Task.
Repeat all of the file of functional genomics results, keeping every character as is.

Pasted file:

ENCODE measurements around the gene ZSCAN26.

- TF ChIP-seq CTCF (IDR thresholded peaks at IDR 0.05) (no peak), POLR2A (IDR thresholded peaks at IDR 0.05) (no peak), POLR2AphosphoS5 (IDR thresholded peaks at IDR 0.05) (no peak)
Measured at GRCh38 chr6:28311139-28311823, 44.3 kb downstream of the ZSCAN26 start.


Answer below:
ENCODE measurements around the gene ZSCAN26.

- TF ChIP-seq CTCF (IDR thresholded peaks at IDR 0.05) (no peak), POLR2A (IDR thresholded peaks at IDR 0.05) (no peak), POLR2AphosphoS5 (IDR thresholded peaks at IDR 0.05) (no peak)
Measured at GRCh38 chr6:28311139-28311823, 44.3 kb downstream of the ZSCAN26 start.